so thats why im here.


Thanks!
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Old 11th December 2011, 12:11 PM   #5
tvrgeek is offline tvrgeek  United States
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I have to admit, never seen stranded wire used for this. Unfortunately, JCX is correct, "it depends". Transformers are one of the most complex devices.

Let me offer another approach: The 90% rule. Solve 90% of the problem at hand and move on to the next problem. This allows you to spend more time on the complete system instead of worrying about perfection in one stage. In other words, for your application, it probably does not matter. Do you get the voltage you require? If so, you are done. Move on to the filter stage. When you get all the first 90%-ers done, than go back and fix 90% of what you left on the first pass.
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Old 11th December 2011, 01:51 PM   #6
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stranded wire is used because of skin-effect that occurs at higher frequencies.
Skin effect - Wikipedia, the free encyclopedia quick overview of the problem.
i calculated for 8 amp transformer @ 70kHz idd have to use 10 d=0.5mm wires for one primary winding and 6 d=0.5mm wires for secondary windings.
at these high frequensies i can't use just a single d=1.5mm wire.
using mains 50 or 60 Hz it would not be a problem.

i am 90% sure all the rest works.. the inductors are the simple bit. as you said the transformer is a complex bit..
The transformer is the only thing that i have to learn from this project.

i study physics and electronics is just a hobby for me.
and yes i am a perfectionist. sure winding the the transformer randomly works, but thats not why i'm here.
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Old 11th December 2011, 02:00 PM   #7
djQUAN is offline djQUAN  Philippines
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if that is a push pull converter. use your very first pic (side by side) to make sure core is magnetized symmetrically preventing core saturation. I always do it that way.
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Old 11th December 2011, 07:46 PM   #8
tvrgeek is offline tvrgeek  United States
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At 70K skin effect should not be enough of an issue to justify the cost. You do know that each strand needs to be individuality insulated to have the benefit you are seeking. It would be interesting to measure the difference in efficiency between the two. If you do, pleas publish.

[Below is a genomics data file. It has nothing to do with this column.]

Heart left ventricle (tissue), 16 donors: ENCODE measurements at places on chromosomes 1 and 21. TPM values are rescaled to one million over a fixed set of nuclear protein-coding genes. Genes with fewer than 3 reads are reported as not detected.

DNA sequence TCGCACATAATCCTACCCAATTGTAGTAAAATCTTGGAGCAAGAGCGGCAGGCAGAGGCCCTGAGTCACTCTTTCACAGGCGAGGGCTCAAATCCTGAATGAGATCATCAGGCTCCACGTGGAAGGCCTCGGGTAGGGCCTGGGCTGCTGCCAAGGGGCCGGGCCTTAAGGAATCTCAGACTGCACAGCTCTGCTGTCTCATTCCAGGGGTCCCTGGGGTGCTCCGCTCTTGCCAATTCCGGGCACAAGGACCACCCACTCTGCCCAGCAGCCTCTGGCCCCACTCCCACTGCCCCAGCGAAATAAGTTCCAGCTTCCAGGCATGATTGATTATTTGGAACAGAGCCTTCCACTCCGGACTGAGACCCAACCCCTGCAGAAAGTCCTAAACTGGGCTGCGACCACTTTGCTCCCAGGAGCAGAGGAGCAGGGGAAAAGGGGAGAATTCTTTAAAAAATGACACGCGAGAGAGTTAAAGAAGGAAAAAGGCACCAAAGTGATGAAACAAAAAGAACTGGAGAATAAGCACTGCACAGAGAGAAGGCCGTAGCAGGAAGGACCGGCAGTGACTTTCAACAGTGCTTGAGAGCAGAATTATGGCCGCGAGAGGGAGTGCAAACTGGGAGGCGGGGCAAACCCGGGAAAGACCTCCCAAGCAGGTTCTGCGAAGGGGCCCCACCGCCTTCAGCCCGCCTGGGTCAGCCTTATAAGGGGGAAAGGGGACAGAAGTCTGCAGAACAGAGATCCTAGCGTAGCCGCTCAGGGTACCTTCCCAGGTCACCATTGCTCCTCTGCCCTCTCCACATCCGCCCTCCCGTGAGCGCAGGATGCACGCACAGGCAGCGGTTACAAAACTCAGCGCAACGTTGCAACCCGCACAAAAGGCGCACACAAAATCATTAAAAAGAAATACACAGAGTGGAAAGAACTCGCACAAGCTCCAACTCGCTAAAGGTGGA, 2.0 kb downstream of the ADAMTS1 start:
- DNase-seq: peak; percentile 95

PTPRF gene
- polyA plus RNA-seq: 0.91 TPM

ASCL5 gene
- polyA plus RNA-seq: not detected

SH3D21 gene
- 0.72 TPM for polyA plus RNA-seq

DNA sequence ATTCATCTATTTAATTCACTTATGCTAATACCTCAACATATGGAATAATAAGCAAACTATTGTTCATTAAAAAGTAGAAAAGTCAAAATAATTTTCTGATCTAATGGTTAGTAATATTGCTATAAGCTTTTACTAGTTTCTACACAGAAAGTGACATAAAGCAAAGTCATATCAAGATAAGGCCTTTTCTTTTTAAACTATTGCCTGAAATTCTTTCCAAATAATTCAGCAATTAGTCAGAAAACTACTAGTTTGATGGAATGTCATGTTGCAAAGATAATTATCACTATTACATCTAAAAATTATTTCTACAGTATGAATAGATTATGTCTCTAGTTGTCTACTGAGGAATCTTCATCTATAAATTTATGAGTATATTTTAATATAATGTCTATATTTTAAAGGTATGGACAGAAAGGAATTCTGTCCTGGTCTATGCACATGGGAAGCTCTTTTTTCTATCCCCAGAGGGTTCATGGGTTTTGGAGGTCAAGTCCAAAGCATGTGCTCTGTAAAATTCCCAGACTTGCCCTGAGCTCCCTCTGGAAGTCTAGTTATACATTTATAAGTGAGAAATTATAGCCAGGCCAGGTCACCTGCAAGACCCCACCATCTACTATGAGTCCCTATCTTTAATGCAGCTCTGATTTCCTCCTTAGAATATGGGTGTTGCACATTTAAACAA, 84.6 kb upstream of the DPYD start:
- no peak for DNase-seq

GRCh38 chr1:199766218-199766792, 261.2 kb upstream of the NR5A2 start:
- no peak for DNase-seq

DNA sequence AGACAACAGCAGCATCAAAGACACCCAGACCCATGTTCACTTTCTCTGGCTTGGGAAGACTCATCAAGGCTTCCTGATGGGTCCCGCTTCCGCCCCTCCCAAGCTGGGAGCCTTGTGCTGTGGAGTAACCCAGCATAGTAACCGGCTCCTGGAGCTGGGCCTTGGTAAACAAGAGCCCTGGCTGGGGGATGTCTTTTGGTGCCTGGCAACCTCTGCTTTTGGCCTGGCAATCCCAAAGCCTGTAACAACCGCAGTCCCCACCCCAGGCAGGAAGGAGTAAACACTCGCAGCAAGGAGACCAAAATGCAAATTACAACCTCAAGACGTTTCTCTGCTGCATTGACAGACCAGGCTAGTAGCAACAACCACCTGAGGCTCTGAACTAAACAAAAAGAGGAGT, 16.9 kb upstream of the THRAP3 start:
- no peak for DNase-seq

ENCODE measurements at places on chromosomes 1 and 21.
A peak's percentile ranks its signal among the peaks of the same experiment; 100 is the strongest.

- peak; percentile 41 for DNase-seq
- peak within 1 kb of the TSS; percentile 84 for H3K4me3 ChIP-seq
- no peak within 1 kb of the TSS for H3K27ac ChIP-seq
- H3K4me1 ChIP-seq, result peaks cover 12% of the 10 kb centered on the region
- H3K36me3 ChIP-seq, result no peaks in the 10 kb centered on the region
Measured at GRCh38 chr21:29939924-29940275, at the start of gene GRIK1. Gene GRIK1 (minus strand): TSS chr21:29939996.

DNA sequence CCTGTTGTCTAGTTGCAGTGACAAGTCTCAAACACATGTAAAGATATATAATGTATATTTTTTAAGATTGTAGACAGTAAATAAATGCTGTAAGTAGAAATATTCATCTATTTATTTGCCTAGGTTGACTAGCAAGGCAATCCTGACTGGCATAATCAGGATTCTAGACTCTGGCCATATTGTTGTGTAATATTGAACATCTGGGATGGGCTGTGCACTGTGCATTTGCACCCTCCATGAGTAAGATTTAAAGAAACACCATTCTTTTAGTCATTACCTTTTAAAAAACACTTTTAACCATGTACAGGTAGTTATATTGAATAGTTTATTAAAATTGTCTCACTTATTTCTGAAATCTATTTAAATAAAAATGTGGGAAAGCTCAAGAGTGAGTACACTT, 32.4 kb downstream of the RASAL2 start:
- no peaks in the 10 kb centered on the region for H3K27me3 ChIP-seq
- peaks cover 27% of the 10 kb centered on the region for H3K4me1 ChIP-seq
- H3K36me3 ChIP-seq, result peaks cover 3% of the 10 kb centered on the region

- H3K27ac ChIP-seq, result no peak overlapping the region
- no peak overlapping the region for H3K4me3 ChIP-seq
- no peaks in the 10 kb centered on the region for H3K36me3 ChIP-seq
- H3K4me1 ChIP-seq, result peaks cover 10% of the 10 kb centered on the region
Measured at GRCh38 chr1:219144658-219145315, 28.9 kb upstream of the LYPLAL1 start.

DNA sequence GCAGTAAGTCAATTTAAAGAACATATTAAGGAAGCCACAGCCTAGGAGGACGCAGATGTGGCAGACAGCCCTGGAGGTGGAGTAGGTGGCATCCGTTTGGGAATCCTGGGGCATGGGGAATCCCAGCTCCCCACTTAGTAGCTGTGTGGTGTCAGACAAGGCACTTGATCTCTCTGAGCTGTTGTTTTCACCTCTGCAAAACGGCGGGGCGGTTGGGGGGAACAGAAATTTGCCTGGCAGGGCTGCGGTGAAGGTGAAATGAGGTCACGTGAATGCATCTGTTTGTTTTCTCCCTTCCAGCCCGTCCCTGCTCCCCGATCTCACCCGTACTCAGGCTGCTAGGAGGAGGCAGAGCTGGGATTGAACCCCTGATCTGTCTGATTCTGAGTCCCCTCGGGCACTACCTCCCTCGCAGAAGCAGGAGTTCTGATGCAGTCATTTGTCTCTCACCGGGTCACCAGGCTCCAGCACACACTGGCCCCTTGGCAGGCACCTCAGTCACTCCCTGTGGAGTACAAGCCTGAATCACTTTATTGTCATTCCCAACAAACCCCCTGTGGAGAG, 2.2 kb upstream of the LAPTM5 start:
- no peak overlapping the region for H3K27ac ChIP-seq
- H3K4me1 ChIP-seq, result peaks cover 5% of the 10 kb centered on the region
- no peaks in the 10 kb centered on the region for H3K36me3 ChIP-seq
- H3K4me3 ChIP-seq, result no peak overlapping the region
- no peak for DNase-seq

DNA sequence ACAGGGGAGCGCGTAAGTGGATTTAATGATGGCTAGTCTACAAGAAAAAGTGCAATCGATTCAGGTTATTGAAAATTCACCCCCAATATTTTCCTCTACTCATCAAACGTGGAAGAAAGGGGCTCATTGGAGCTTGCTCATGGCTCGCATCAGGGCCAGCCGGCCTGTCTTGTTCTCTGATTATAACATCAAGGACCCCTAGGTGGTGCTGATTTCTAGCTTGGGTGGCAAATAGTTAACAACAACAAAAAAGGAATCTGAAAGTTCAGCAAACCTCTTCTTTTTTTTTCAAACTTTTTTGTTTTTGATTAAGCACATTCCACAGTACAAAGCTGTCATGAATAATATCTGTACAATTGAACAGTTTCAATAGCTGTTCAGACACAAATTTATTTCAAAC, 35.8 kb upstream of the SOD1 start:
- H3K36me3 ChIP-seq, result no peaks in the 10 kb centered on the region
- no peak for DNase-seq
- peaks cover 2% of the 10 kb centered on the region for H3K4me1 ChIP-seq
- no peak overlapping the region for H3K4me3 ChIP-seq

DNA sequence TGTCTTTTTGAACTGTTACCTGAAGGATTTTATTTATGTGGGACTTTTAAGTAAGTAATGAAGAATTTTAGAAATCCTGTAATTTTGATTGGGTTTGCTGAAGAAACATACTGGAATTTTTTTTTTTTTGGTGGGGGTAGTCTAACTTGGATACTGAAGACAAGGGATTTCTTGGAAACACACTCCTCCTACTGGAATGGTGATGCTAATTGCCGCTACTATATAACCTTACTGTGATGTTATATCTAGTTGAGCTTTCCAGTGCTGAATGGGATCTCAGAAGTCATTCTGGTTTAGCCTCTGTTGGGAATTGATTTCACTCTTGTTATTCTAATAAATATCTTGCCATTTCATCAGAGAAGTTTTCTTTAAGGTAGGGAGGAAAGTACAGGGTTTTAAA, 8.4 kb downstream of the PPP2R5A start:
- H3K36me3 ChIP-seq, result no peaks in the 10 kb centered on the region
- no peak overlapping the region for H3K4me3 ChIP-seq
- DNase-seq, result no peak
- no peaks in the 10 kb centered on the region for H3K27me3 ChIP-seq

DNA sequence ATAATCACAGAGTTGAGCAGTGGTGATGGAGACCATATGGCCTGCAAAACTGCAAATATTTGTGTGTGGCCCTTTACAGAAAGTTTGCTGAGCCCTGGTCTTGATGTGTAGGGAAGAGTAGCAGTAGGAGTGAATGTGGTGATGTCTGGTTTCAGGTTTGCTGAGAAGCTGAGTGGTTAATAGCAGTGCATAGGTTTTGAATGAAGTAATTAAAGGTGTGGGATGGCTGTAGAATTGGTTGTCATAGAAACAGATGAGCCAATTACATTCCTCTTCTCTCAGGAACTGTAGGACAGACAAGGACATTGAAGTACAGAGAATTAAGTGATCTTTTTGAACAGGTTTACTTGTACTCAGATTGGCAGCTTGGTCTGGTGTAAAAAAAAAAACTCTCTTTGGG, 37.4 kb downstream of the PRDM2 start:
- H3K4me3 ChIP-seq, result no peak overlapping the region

As dj suggests, I would wind all the turns evenly around the core. Your middle picture I would not pick. Just checked the Mouser and Newark catalogs to see if there was a hint to be had from those in the business making converters. No help. They do not list HF transformers at all and from the pictures, most OEM switchers seem to be using e-cores.

I applaud you endeavor. I too like too understand the details. I have been at it long enough to know when enough is enough.
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Old 11th December 2011, 08:40 PM   #9
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Big Thanks to all who have taken the time to answer.

at 70kHz the skin-effect should be about 0.25 deep so using wire with a diameter over 0.5 is a little pointless..
made some quick calculation:
Click the image to open in full size.
yes you are correct, 0.5mm diameter vs d=1mm wire, the difference is small. then again, the thinner wires react faster to current change, so in theory it should make a bit more power, but yeah.. that is not measurable i think..
cheapest magnet wire i can buy around here is sold by the kg. so it makes no difference in price. or i can buy twisted litz wire, now thats is really expensive stuff. it is made of d=~0.1 mm wires or smaller. all insulated and also sold by the kg..

as i can see nobody has ever come around with this question?
looks like i have to challenge you old timers and just try them all?
now that will get costly and also i don't have the necessary measuring equipment so it would not be this informative in other words great loss of money and time (and fingers).

i'm still interested, if nobody knows the answer to my questions, how do you make your own toroids? ?

Last edited by openport; 11th December 2011 at 09:07 PM.
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Old 12th December 2011, 07:59 PM   #10
tvrgeek is offline tvrgeek  United States
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I think you have discovered why there are no basic guidelines to your question, and why the SPICE model is lacking. It's too darn complicated!

I only made one set of torrid transformers. They were a moving coil step up. 1000 turns of 38 ga wire, by hand. Once was enough!